Steal a Soda Get a FELONY?!

I read an article today that epitomizes what is wrong with our criminal justice system. At an Arkansas McDonald’s three people went through the drive-thru asking for cups of water, then went inside to fill their cups with soda. The manager told them to return the soda, but one of them didn’t. The driver tried to get away and the manager tried to stop him. In doing so the manager got hit by the car, which is apparently the reason for the escalation of charges. That in itself seems a bit over the top. There should have been a separate charge for that, however, not a felony robbery charge. FELONY. I can’t believe that stealing soda from one of the wealthiest entities in the world whose profits on soda well exceed 100% in the markup constitutes a Felony Robbery charge!

This is an 18 year old “kid.” Yes, he’s legally an adult, but anyone over the age of 25 will likely tell you they were still kids when they were 18. But now this guy will forever have an arrest record, and if the charges stay as they are he will also be a felon.

This issue runs deeper than just this once incident for me.

Felon is a serious label, and I believe it is used too frequently. It ruins lives that otherwise should not or would not be ruined because that label will significantly limit job opportunities, which means that it will be much harder to become a productive member of society. Instead of contributing to society people who have been over jealously charged with felonies have a much higher propensity for recurrent crimes.

Perhaps this young guy will catch a break and it will be dropped to a misdemeanor. I know morally these guys were in the wrong. They stole. One of the Ten Commandments is “Thou Shalt Not STEAL.” There is nothing after that giving any room for a gray area where stealing something little from a big corporation is okay-ish. No. He did wrong and he should be punished. But a felony robbery charge is just over the top. Fine the guy and make him do 400 (or some other arbitrary number) hours of community service.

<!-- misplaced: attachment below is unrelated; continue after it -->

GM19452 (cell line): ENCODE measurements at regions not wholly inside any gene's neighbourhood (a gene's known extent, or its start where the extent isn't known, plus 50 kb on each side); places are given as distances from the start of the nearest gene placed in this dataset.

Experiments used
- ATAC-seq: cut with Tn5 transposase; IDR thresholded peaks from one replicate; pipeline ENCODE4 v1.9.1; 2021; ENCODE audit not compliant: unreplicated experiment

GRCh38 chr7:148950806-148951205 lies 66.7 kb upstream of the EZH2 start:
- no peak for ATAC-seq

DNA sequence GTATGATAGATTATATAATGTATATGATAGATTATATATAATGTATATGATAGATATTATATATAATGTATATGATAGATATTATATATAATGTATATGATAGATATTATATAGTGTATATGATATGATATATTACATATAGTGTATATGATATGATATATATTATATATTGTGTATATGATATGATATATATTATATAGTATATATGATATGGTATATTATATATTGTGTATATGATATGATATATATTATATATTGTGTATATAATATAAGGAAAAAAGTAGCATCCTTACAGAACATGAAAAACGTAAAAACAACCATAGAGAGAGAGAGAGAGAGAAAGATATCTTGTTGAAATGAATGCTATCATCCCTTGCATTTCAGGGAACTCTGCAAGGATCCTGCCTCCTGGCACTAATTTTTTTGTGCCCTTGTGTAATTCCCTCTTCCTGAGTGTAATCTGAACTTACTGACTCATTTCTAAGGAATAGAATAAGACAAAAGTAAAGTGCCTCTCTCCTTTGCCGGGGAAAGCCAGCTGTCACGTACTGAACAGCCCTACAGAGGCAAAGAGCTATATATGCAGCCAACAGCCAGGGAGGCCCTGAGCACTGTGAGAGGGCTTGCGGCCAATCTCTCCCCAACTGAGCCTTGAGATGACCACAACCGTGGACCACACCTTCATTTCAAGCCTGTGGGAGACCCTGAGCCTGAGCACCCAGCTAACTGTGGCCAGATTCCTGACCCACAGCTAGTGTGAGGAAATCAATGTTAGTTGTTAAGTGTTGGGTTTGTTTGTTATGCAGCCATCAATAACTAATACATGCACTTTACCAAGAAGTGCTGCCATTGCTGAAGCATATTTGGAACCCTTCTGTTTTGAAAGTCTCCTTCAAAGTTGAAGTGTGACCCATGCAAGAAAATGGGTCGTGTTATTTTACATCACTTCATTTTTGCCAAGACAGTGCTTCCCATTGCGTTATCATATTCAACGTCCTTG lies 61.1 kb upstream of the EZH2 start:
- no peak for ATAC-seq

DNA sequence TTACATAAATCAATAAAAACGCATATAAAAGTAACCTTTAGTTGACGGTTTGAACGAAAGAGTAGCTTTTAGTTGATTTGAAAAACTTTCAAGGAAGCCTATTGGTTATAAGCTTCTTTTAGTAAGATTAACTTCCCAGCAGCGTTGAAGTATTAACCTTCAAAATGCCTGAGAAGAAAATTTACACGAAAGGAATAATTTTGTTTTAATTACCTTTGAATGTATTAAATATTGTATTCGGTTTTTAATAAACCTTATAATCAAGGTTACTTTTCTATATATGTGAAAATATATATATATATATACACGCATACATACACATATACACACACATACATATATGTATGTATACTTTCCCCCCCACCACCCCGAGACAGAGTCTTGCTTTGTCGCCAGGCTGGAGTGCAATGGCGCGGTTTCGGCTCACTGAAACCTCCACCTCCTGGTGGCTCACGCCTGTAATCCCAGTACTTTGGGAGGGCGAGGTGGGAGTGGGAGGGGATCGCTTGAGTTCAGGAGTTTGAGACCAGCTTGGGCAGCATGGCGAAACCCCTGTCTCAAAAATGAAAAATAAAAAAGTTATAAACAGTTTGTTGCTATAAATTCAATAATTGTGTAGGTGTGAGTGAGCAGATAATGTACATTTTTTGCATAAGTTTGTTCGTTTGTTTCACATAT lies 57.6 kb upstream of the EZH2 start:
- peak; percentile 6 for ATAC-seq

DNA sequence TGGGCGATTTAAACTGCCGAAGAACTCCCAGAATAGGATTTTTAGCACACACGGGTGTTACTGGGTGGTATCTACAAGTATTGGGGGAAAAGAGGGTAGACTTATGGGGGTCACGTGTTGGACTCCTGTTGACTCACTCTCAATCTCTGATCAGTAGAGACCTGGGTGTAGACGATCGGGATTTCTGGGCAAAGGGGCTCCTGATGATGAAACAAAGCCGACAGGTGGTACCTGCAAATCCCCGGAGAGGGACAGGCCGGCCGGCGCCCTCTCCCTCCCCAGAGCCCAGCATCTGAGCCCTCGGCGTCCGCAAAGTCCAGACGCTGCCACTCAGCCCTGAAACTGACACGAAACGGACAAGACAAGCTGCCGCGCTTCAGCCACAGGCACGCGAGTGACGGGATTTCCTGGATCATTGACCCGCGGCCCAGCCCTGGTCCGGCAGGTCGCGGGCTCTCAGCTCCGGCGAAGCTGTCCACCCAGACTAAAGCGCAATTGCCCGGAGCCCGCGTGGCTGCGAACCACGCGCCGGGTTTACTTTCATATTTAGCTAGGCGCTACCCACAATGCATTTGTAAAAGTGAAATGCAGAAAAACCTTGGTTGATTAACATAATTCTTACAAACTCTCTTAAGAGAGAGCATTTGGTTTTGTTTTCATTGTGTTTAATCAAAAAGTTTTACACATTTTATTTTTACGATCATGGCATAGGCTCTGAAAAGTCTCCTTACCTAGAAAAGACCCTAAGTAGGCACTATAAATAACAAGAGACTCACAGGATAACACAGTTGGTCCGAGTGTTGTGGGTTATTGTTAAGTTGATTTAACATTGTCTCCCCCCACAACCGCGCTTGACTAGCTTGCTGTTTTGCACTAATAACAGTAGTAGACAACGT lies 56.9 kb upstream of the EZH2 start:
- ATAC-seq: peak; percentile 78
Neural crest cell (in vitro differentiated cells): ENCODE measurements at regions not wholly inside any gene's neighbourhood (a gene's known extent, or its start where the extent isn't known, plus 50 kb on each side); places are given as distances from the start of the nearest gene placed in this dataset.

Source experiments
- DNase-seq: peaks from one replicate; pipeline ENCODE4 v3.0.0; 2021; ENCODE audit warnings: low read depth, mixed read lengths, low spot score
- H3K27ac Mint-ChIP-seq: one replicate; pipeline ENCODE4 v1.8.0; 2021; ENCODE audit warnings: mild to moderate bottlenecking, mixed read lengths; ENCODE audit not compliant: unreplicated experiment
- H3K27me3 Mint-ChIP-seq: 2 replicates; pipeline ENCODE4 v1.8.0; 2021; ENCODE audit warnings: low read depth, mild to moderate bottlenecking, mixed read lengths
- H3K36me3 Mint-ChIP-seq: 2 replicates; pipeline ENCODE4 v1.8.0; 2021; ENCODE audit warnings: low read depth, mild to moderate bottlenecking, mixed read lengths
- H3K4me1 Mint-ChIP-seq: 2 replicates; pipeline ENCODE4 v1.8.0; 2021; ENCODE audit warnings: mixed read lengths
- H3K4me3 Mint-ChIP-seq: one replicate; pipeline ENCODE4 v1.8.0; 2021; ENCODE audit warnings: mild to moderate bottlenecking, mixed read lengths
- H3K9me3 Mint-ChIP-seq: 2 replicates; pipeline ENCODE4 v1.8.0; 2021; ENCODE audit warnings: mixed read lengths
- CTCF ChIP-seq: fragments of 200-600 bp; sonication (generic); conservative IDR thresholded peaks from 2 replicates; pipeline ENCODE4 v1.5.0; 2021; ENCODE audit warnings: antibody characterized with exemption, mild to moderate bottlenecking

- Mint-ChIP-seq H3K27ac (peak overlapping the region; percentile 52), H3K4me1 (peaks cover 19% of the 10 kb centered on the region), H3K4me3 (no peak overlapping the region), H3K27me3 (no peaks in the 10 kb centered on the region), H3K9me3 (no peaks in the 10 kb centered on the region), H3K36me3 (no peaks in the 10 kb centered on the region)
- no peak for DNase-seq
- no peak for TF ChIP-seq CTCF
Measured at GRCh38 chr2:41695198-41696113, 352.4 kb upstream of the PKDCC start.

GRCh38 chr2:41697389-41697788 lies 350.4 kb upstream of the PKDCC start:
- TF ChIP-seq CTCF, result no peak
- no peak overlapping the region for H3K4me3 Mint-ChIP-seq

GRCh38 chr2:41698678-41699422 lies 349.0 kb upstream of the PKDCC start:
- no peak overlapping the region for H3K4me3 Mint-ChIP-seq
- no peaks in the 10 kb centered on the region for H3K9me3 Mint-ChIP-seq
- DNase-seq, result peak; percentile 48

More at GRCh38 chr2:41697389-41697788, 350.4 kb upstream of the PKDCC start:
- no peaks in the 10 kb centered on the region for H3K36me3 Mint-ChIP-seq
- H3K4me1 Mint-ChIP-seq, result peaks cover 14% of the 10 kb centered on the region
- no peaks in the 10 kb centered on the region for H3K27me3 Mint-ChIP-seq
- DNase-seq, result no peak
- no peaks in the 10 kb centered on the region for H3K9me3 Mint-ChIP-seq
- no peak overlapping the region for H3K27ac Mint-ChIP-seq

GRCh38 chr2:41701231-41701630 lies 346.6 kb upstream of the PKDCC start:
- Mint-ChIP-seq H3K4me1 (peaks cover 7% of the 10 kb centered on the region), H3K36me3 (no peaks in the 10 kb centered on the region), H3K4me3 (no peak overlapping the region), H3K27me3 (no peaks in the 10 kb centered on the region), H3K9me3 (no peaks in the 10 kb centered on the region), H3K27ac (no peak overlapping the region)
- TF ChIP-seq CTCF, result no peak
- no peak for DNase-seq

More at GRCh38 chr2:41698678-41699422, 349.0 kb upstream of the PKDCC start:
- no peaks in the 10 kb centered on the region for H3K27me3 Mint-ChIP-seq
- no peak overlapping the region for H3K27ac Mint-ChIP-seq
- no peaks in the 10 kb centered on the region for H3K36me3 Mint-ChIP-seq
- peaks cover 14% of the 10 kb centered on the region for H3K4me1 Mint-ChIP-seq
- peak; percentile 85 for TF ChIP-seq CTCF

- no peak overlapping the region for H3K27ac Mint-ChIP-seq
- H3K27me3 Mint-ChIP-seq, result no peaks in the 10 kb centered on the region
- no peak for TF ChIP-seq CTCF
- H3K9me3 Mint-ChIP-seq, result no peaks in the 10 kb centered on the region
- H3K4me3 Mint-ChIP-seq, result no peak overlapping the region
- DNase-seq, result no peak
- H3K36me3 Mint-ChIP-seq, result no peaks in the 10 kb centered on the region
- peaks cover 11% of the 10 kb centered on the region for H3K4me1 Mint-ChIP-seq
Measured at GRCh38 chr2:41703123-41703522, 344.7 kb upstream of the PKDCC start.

But jail time? Not only does it increase his chance of recidivism, which hurts his life and the lives of those he commits crimes against, but it also hurts society as a whole. It costs an exorbitant amount of money to keep people in jail. Whose money? Well, taxpayers of course. And I for one do not want to be paying my tax dollars putting this kind of felon in prison.

I’m currently sitting on the Grand Jury in my county, and even though I have a degree in Criminal Justice, and once aspired to be a lawyer before becoming a stay-at-home-mom, I am surprised at myself with how little I know about our justice system.

My eyes have been opened by my experience to just how ridiculous some of these charges are against people. Don’t get me wrong, crime should be punished – I err on the side of legalism perhaps too much so, but I’m shocked and bothered by things that fall under felonies, and can’t true-bill some of them solely on the fact that they are felonies and not misdemeanors.

I’m well aware that deals get made and charges get dropped, but there are some things that do get through especially when it’s a repeat offender, and sending someone to prison on a minor transgression is just as wrong as the guy who stole the soda.

Instead of over populating our prisons with those who committed small time crimes, we should put money into programs that will help rehabilitate them and reduce the amount of recidivism.

It’s so much more productive to take care of things on the front end than it is to deal with them on the back end, and that is what prison is – the back end. But truly it hurts the bottom line far more than creating programs to lessen the amount of people in prison to begin with.

Besides, isn’t it worse that McDonald’s lies about the ingredients in its food? How about all the poison and carcinogens in their food? There’s something like 90 ingredients in McDonald’s french fries from what I’ve heard. The CEO and people running corporations like McDonald’s should be charged with crimes against humanity for all the health issues they contribute to. Now that would be justice.


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Filed under Political and Social Issues, Uncategorized

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